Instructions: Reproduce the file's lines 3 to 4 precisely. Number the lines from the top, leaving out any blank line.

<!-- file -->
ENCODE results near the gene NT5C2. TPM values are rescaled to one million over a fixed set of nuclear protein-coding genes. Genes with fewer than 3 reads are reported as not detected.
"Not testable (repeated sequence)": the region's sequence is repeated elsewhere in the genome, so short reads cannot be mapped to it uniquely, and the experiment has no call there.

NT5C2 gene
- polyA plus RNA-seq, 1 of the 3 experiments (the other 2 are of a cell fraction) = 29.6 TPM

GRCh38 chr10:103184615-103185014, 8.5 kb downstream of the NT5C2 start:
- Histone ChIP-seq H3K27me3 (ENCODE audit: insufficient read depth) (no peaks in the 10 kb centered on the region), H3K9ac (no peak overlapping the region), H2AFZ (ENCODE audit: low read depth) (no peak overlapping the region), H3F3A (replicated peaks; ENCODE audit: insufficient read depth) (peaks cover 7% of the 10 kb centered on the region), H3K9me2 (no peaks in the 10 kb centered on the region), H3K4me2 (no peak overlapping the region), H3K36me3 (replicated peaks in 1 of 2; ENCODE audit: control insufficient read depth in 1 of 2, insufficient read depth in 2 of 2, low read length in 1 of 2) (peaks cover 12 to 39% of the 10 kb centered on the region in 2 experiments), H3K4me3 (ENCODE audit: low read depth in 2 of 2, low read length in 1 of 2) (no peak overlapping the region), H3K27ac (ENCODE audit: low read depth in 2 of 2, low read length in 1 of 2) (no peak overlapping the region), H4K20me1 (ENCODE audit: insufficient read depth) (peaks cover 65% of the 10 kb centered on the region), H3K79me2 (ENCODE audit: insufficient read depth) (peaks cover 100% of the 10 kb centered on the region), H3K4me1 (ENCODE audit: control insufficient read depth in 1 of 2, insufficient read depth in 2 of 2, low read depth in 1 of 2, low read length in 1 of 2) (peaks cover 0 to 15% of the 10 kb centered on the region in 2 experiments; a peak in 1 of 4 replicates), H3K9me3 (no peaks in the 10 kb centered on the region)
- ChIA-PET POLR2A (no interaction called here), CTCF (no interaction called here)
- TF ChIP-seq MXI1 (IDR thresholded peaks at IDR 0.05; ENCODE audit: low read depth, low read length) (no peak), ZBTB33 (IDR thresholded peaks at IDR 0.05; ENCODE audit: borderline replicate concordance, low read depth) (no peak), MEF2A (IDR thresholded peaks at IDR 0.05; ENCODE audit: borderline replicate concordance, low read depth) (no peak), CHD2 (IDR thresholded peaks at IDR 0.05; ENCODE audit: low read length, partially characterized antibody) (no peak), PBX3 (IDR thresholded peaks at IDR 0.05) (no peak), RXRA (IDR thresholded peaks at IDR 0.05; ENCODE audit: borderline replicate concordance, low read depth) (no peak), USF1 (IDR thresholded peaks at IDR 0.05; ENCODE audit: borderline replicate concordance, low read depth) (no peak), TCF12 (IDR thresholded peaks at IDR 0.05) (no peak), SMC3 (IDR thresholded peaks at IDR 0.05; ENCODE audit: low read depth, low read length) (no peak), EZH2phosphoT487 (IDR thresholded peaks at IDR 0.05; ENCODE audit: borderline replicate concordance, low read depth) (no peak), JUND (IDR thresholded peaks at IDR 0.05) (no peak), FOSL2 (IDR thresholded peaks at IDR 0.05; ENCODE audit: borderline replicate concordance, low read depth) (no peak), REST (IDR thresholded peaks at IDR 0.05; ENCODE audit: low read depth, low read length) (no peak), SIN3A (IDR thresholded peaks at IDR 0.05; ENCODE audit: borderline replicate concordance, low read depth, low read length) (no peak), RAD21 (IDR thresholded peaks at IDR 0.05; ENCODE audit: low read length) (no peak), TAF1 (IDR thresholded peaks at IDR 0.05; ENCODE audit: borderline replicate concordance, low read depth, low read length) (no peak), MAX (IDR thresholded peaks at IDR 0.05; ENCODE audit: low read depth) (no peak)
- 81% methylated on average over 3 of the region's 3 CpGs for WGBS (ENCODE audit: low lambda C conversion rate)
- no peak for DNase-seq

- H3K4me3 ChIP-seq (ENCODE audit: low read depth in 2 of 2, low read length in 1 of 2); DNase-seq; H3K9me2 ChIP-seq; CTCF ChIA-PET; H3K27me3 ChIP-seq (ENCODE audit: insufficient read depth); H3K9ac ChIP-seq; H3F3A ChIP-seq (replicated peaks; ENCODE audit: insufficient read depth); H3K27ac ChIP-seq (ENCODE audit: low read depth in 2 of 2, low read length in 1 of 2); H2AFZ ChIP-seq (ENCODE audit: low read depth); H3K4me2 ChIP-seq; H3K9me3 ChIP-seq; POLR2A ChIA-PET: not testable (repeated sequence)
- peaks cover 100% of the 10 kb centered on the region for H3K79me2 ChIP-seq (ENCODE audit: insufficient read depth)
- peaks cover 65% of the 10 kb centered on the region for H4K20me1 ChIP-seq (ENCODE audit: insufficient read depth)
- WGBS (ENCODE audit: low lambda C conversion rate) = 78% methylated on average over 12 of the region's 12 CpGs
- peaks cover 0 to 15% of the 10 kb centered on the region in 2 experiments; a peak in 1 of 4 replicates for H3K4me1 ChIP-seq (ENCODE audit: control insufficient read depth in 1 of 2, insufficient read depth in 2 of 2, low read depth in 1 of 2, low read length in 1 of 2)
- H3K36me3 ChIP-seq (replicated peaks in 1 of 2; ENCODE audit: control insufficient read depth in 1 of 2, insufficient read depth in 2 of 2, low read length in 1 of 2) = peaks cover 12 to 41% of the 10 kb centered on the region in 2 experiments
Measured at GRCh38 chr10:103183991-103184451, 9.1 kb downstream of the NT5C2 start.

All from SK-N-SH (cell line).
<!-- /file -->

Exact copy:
NT5C2 gene
- polyA plus RNA-seq, 1 of the 3 experiments (the other 2 are of a cell fraction) = 29.6 TPM